Flittering through memories, seen but unseen. Saving us. Or betraying us. Do they save us from or betray us to suffering?
We are all damaged. All of us. Even by those closest to perfection, or at least goodness. Our worlds built by those who could not fail but did. And do. And always will.
As children looking to the gods above us—without error and holding answers to every question. Our boundaries defined from infancy but we not knowing they must someday be broken, worlds shattered with knowledge and experience as we pass from ignorance to greater ignorance to a darkness where we know we know nothing. The gods finally fail us.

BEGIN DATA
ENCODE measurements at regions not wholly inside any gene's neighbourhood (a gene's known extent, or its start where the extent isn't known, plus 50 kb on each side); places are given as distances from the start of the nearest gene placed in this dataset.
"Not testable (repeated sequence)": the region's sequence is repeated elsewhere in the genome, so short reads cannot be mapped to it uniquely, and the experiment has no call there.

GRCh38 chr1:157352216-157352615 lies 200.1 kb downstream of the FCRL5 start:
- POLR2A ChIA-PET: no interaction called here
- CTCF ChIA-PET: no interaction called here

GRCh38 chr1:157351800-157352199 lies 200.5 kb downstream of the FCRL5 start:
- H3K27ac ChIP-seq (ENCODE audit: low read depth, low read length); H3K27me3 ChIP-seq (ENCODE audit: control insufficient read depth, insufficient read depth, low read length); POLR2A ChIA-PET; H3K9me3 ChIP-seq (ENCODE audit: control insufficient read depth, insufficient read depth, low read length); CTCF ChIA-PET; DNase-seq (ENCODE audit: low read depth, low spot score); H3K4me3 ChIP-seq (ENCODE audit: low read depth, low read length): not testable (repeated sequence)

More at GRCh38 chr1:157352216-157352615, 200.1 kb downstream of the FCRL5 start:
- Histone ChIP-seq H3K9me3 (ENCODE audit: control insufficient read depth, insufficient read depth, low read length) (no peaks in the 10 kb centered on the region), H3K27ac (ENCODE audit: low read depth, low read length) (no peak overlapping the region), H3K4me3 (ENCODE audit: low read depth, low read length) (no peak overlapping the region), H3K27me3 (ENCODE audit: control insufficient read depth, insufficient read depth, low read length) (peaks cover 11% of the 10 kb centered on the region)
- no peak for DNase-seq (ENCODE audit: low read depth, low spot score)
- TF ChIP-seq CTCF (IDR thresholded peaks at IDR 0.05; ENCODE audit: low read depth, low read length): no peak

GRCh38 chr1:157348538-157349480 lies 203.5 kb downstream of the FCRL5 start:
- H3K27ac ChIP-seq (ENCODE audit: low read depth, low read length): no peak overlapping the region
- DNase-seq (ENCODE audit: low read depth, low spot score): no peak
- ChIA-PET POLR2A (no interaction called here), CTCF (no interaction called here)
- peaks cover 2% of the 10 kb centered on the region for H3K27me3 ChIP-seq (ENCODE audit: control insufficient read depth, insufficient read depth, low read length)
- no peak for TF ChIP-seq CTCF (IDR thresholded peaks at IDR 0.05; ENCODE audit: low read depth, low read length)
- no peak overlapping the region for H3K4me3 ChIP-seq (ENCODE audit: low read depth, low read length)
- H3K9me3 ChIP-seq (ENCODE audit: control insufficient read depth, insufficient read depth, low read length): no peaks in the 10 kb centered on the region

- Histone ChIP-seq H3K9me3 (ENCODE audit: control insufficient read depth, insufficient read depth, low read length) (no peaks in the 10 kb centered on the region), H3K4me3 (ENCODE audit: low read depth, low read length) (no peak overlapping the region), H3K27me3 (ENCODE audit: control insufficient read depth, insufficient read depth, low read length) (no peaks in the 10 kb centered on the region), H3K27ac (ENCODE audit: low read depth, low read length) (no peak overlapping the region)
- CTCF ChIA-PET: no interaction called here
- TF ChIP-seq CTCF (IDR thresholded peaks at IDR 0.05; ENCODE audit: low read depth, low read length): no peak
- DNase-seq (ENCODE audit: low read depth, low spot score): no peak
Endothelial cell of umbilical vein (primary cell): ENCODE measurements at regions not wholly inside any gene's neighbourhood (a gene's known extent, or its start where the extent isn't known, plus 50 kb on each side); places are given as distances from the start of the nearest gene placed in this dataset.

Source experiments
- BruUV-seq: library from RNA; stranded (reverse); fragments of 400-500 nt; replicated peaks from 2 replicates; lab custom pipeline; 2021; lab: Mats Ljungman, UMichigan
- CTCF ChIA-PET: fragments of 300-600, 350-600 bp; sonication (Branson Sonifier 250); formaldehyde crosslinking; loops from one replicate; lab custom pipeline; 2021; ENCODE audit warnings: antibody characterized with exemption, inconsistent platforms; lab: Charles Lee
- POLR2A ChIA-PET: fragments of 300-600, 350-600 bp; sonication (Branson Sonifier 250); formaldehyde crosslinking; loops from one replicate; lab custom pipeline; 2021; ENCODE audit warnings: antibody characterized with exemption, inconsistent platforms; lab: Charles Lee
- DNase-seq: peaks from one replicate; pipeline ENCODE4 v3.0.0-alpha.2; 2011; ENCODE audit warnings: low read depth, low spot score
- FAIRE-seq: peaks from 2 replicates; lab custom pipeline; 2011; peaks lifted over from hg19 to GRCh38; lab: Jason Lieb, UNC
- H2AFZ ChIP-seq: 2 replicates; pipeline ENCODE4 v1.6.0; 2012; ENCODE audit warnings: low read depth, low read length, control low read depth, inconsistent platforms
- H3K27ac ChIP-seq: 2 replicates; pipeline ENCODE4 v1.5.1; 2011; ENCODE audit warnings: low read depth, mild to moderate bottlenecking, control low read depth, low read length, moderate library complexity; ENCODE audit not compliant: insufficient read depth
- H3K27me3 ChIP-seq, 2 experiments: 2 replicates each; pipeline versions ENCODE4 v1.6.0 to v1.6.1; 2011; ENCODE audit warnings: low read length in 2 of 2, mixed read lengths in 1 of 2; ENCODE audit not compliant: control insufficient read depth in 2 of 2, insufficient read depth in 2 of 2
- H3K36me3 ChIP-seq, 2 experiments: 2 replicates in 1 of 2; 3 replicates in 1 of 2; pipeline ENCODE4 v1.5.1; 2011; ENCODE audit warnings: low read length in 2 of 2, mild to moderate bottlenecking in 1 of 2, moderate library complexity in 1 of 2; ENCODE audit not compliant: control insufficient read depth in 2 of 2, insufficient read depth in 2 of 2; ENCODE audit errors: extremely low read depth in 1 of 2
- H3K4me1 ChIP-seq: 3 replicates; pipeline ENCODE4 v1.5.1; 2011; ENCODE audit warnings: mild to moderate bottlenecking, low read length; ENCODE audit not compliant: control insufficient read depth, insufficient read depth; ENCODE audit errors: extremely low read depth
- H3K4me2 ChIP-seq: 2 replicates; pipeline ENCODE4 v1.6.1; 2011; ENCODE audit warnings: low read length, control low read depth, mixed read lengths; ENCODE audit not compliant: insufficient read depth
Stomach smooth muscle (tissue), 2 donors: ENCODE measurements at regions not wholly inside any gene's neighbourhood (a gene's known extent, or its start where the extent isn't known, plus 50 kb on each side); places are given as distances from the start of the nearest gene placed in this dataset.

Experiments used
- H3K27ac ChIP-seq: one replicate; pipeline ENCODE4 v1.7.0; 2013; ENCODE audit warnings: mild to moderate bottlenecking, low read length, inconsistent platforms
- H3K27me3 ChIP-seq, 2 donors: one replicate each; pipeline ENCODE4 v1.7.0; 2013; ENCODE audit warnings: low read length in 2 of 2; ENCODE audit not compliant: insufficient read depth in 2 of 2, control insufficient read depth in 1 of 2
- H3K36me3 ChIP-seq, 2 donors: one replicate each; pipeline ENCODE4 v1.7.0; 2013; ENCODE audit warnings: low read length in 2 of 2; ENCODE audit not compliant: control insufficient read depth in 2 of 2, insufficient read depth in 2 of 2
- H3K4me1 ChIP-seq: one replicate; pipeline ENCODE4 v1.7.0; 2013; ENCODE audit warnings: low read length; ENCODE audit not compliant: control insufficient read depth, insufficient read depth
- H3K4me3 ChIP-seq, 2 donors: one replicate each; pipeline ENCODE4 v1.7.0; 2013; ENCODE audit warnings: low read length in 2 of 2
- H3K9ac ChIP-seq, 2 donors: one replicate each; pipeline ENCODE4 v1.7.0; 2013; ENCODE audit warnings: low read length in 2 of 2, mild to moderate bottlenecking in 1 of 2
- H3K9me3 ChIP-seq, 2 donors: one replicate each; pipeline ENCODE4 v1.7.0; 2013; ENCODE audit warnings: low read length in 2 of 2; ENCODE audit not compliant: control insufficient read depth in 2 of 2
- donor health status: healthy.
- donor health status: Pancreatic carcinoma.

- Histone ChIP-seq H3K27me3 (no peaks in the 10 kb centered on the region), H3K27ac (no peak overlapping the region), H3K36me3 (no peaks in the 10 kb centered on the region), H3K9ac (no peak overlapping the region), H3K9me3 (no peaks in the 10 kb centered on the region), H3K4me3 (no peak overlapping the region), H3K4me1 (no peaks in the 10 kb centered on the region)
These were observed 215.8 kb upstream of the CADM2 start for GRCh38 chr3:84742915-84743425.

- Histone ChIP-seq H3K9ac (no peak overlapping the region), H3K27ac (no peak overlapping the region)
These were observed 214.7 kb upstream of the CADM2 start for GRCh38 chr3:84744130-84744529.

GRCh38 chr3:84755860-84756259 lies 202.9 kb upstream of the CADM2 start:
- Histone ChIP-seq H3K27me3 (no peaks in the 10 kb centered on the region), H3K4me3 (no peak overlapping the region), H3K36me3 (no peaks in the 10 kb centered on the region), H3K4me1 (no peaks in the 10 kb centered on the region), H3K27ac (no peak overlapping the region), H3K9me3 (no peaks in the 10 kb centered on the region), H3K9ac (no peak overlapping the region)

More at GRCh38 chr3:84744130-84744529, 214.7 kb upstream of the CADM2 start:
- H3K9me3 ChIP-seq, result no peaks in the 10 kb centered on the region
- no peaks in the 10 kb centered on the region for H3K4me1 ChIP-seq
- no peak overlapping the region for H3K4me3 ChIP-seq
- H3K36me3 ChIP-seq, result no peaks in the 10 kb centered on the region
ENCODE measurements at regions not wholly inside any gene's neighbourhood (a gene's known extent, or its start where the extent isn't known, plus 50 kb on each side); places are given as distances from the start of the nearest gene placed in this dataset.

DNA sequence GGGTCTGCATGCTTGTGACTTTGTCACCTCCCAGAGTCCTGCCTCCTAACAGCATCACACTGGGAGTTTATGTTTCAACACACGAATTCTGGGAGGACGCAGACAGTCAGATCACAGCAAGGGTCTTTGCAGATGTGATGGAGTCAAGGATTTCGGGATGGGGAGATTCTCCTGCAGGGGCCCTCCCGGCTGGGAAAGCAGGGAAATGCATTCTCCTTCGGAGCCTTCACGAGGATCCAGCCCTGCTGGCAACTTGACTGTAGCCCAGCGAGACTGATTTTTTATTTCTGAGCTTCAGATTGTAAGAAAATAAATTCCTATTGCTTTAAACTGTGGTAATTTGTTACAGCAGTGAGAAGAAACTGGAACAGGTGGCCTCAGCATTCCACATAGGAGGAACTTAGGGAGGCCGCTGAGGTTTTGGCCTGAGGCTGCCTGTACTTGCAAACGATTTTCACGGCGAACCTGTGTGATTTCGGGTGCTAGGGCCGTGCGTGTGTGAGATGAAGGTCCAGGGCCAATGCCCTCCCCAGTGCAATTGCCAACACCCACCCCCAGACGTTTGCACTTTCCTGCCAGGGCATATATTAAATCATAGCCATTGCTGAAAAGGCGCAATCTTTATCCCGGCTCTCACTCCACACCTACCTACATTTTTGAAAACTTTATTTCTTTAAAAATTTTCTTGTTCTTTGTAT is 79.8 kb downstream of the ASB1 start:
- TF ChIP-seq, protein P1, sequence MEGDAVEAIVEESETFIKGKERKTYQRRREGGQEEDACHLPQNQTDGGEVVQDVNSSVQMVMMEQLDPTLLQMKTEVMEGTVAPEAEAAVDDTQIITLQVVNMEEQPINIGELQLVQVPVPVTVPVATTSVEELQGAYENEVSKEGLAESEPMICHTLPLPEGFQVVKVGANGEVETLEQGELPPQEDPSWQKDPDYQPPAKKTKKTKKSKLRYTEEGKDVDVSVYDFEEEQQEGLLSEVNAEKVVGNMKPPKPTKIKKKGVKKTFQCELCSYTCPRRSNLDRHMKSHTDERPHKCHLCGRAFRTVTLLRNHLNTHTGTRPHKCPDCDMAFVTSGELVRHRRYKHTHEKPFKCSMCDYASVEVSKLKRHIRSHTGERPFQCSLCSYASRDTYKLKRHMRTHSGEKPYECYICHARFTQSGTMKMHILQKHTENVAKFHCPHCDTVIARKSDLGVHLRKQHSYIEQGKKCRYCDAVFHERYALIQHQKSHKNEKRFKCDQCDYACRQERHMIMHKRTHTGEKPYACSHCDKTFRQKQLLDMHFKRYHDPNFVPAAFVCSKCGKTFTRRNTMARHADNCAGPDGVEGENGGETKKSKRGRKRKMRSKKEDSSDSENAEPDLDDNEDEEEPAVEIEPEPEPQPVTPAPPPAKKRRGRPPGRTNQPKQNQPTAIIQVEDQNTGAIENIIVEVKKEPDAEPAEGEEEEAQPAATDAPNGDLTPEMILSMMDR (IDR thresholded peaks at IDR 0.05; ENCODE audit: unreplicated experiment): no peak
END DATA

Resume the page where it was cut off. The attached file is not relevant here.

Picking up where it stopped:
Our mouths fed and bodies grown in truth. But whose truth? What of when the watchmen—the gods—can no longer watch over us? Our hands let go of to drift into worlds other than our own, ones we do not recognize because they are not known within our narrowness.
The words and rituals and symbols and practices and prayers and praises that once contained everything become suddenly ambiguous, a post-modern mottle of sounds and letters—meaningless—tied to nothing at all.
Into adulthood our gods become human, and we learn what it means to be failed. Is there a god who cannot? A god untethered to pride and fallibility and frailty?
The highest image of our faith becomes the uncertain face of our disbelief. Our unenlightened gods become human.
Then comes a God good enough to become human though not one who fails us—who comes in place of the god(s) who did.
A God unknown to men but known by all (in God’s humanity); who knows all; known only in our being known.
(I ask God to be failed by my gods—)